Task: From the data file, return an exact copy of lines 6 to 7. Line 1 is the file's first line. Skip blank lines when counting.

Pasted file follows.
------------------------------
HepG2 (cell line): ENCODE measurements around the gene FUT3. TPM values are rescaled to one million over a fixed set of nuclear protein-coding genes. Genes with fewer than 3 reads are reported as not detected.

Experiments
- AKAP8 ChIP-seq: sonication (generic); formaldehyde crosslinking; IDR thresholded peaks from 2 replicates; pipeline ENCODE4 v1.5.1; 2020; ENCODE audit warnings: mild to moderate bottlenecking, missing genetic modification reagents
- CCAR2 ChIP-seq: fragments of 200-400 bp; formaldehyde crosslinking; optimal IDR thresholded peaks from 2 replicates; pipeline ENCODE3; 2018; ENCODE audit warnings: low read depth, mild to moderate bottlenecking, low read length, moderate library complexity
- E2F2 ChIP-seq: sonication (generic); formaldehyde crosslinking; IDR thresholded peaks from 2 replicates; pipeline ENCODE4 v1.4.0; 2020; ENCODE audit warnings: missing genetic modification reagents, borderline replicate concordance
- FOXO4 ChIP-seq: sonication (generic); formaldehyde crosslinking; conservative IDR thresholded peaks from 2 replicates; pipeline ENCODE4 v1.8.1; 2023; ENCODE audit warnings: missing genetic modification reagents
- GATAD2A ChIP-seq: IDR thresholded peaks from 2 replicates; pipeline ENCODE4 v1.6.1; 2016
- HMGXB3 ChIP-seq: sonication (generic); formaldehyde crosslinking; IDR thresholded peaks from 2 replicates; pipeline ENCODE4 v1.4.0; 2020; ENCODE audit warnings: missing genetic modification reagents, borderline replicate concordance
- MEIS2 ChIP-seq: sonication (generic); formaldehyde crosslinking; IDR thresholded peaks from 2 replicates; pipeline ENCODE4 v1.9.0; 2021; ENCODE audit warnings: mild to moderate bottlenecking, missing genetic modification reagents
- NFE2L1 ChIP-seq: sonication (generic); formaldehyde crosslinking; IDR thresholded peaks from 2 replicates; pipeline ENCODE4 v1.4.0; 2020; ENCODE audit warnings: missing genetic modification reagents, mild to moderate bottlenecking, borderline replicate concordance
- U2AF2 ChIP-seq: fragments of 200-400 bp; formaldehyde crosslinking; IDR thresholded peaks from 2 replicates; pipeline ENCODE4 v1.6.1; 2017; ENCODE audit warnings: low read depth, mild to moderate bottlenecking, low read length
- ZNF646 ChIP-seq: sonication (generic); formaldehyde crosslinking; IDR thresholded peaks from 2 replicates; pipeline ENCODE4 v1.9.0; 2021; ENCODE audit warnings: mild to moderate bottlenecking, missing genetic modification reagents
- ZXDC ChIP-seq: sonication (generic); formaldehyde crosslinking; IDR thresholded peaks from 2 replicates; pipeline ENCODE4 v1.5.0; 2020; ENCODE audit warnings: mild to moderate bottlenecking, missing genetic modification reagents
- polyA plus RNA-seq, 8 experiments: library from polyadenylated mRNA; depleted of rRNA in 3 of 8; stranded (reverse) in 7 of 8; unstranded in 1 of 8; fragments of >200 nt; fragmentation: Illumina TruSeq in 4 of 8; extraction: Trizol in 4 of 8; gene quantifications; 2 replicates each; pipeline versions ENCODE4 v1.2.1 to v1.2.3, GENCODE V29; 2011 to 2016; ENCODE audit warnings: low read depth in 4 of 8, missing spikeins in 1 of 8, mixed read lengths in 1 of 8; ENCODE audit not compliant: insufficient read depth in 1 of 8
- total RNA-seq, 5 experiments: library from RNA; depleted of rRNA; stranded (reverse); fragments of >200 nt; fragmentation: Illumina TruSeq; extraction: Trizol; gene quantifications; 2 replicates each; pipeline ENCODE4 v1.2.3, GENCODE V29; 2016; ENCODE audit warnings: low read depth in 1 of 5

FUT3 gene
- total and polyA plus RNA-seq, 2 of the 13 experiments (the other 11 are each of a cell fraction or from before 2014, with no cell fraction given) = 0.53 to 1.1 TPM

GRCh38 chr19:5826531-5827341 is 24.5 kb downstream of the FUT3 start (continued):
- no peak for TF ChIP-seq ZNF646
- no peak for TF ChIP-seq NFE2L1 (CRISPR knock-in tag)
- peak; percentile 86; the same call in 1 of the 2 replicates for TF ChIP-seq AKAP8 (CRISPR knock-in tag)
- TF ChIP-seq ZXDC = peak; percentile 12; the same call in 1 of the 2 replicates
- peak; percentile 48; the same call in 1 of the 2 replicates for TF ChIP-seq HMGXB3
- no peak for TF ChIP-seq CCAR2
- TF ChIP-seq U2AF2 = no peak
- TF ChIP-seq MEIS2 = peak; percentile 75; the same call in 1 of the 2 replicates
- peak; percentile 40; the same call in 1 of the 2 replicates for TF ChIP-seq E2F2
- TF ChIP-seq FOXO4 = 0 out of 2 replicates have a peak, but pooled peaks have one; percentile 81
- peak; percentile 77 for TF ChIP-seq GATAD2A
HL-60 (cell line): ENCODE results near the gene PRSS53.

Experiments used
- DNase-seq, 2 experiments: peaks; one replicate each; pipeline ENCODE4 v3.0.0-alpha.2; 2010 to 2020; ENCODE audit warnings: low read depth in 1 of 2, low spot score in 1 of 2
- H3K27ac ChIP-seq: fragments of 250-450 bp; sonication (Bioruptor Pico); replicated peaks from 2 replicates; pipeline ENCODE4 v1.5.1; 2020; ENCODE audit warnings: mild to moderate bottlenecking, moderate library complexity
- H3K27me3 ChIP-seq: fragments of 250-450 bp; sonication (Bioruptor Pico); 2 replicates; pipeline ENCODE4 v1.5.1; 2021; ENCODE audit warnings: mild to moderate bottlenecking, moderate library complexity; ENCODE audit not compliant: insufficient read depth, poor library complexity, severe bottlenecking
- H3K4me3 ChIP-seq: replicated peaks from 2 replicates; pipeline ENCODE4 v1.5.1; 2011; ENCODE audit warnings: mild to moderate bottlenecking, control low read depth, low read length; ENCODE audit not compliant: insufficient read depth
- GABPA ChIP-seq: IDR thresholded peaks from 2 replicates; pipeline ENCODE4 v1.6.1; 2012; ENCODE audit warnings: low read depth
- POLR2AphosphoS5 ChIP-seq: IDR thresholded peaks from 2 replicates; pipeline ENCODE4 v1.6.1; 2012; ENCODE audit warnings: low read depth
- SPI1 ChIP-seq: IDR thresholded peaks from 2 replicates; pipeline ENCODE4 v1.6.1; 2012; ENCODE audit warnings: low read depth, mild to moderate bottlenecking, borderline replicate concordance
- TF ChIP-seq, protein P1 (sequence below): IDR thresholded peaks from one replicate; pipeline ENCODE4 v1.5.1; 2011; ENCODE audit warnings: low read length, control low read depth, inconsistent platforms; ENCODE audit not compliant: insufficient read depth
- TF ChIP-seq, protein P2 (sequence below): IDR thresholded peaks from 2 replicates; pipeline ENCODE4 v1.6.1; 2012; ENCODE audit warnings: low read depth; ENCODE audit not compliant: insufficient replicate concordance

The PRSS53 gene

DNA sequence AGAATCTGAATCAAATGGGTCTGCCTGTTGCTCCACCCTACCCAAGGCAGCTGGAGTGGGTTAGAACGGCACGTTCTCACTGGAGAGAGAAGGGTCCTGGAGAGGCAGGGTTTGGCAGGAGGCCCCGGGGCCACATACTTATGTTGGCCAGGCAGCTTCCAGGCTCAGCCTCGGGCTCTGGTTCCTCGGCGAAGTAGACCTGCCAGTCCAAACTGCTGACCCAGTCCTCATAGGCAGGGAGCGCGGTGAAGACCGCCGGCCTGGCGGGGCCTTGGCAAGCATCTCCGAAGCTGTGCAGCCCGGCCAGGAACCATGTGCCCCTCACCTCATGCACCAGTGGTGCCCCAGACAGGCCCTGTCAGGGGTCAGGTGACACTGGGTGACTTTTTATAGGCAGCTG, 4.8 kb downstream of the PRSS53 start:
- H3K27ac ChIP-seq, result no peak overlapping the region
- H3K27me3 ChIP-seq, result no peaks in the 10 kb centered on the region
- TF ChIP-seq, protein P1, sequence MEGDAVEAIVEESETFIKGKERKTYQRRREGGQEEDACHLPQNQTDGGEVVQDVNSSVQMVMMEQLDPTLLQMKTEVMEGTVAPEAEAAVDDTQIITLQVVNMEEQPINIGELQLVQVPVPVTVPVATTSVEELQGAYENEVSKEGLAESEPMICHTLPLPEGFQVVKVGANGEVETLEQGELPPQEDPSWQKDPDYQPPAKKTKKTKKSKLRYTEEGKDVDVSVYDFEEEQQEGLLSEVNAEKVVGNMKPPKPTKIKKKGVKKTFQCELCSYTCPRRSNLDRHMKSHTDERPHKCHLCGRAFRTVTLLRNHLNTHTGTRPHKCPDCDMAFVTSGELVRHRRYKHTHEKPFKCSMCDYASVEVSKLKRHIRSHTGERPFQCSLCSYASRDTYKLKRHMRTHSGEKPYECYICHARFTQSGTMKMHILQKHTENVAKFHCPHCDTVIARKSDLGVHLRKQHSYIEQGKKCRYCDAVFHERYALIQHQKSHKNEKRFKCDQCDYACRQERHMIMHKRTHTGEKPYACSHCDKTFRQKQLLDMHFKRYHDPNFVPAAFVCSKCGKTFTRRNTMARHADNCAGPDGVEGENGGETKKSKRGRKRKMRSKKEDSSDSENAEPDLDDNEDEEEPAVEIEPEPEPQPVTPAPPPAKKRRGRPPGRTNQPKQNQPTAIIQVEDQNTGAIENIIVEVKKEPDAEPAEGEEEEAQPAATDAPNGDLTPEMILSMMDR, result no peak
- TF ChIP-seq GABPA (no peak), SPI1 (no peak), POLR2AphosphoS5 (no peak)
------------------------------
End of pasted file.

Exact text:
- FOXO4 ChIP-seq: sonication (generic); formaldehyde crosslinking; conservative IDR thresholded peaks from 2 replicates; pipeline ENCODE4 v1.8.1; 2023; ENCODE audit warnings: missing genetic modification reagents
- GATAD2A ChIP-seq: IDR thresholded peaks from 2 replicates; pipeline ENCODE4 v1.6.1; 2016